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I almost feel stupid for asking this, but I have some trouble understanding subkeys, and what to do if a subkey gets compromised.

Let's say my "main" private key is used for certification only. I created separate subkeys for signing, encryption, and authentication.

The "main" private key is stored in a vault, and I have the subkeys on my laptop for daily usage.

Now, let's say my laptop gets stolen. I create a revoke request for those subkeys, and create new encryption, signing, and authentication subkeys.

Now, this where I get confused:

  • What happens to my existing public key? Do I need to export my public key again, and have it signed by trusted partners again?
  • Can messages signed by the new signing subkey, be validated by the public key I already distributed in the past?
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What happens to my existing public key? Do I need to export my public key again, and have it signed by trusted partners again?

By revoking the subkeys but not the primary key, you do not have to collect new certifications (each certification points to a pair of a user ID and primary key, subkeys are not relevant with respect to certificatoins).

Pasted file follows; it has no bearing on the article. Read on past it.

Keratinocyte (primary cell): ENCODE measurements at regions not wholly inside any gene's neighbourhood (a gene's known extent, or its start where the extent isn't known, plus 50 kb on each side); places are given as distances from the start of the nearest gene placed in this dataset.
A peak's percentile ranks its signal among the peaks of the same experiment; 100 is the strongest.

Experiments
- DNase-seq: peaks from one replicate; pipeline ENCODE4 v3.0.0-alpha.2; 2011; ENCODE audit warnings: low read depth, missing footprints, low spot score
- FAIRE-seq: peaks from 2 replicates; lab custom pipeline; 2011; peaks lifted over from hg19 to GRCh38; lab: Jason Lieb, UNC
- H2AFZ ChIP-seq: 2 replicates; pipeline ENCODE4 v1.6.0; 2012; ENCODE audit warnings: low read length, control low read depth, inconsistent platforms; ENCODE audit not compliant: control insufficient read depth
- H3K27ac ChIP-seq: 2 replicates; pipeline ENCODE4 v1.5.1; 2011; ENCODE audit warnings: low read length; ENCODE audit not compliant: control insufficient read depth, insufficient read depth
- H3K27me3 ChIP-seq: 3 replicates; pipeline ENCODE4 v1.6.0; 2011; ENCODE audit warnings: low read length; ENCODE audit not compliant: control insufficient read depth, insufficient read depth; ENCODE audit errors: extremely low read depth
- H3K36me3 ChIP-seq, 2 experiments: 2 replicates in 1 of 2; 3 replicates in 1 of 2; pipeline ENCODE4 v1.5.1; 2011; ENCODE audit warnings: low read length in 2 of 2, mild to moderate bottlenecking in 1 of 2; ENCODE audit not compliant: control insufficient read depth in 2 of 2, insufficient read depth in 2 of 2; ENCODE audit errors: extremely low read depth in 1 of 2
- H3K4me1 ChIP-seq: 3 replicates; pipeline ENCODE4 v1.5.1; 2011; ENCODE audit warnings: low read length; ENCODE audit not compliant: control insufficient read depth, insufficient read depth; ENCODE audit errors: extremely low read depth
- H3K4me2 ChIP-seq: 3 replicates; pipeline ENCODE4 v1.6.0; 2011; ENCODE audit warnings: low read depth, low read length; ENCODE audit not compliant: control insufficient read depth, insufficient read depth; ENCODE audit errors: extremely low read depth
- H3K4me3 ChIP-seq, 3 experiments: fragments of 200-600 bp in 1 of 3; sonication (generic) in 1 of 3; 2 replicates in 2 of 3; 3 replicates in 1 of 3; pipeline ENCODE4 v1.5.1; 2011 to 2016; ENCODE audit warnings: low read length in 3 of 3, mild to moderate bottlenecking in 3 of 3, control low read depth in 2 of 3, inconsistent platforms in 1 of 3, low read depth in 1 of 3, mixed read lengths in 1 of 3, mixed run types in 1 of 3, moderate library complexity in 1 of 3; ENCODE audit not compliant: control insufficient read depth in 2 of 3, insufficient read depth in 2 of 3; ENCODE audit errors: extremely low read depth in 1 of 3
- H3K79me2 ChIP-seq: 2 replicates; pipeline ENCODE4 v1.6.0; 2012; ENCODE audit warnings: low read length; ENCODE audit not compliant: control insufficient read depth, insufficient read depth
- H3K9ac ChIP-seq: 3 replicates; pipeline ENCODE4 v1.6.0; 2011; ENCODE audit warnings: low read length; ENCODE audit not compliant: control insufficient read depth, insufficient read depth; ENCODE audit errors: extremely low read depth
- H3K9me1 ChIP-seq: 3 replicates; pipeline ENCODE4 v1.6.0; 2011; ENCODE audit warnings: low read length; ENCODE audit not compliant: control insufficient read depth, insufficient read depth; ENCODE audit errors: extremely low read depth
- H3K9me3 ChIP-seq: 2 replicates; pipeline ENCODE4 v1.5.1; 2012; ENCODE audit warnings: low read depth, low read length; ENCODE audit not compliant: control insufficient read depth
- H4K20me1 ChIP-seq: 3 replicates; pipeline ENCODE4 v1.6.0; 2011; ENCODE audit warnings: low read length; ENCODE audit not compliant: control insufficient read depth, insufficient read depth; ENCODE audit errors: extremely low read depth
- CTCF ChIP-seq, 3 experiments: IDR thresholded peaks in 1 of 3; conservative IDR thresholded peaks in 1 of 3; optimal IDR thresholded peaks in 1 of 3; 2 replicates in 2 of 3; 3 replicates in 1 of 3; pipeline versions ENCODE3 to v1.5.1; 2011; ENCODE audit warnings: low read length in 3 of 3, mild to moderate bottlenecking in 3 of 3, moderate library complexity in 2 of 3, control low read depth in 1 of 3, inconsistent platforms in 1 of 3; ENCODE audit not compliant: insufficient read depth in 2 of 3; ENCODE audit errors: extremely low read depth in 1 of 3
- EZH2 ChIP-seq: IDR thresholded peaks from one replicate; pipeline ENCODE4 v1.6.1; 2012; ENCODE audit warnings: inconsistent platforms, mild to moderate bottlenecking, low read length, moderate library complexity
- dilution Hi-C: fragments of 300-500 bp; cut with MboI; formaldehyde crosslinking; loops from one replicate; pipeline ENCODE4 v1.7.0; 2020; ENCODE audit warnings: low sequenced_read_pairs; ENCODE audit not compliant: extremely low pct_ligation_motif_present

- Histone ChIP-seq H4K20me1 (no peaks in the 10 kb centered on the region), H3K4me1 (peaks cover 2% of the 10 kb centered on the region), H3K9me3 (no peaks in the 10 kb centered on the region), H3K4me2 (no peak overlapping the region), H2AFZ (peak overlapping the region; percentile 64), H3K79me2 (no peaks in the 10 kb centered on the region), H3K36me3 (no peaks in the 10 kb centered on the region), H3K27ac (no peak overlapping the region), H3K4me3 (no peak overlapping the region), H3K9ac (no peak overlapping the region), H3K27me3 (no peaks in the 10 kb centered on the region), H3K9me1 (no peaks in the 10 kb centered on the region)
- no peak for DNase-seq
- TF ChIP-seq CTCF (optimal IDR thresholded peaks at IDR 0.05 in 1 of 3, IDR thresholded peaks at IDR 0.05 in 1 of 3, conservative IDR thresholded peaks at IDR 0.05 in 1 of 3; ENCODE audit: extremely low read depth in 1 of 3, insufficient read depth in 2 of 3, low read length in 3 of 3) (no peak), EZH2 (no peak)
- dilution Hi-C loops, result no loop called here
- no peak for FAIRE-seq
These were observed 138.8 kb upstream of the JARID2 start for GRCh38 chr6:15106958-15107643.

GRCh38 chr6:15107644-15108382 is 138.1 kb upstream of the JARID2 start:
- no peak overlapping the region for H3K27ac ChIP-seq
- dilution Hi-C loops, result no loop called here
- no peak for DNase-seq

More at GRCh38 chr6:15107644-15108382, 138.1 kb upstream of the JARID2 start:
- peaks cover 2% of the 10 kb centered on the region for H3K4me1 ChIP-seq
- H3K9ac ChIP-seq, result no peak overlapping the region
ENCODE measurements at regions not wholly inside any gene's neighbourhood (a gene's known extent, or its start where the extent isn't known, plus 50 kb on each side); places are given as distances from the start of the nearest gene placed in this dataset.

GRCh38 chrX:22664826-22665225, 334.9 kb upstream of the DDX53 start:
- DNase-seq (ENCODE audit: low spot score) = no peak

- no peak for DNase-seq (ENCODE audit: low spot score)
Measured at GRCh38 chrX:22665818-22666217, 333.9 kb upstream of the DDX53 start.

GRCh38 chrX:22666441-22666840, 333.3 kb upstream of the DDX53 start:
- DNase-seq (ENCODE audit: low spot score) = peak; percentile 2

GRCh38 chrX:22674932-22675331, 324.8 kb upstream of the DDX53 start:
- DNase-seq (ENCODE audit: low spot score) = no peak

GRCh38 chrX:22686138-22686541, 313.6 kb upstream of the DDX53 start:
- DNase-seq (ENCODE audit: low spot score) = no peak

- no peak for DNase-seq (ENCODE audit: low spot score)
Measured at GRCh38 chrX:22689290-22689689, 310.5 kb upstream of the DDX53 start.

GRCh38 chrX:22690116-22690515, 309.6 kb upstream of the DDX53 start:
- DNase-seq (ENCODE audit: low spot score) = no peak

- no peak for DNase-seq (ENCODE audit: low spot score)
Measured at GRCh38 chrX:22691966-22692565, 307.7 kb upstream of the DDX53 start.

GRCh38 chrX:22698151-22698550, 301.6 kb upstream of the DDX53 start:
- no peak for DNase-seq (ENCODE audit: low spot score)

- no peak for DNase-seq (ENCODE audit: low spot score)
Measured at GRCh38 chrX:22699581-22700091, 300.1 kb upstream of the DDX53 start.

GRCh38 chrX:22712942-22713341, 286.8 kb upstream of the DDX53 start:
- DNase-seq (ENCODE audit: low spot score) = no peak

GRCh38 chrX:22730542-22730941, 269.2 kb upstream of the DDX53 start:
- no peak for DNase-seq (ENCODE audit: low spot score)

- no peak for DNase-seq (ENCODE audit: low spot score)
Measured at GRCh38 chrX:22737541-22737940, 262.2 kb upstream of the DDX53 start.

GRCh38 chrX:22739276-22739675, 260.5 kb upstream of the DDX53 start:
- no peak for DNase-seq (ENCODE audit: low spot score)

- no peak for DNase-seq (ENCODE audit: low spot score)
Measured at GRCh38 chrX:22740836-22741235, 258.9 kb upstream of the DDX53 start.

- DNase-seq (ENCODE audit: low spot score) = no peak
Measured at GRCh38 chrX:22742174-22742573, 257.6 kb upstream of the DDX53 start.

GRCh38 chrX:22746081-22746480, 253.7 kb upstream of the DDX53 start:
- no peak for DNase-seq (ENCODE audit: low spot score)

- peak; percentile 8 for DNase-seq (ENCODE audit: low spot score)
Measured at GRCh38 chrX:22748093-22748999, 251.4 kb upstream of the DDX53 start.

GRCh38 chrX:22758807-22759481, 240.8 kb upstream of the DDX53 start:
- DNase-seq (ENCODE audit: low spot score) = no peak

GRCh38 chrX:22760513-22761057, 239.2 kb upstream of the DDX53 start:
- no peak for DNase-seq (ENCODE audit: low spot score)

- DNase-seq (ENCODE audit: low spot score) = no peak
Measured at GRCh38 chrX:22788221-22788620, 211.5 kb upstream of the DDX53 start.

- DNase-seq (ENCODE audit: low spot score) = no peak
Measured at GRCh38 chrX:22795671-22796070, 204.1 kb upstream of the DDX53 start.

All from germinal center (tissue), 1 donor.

As you revoked the subkeys and generated new ones, you should distribute a new copy of your public key (which in this case is considered a collection of primary key and subkeys (including the revocation certificates for the old subkeys), user IDs, certifications, ... Your actual public primary key is not updated during this process, though.

Can messages signed by the new signing subkey, be validated by the public key I already distributed in the past?

No, others have to fetch a new copy of your keys. They do not need to validate your primary key again, though.

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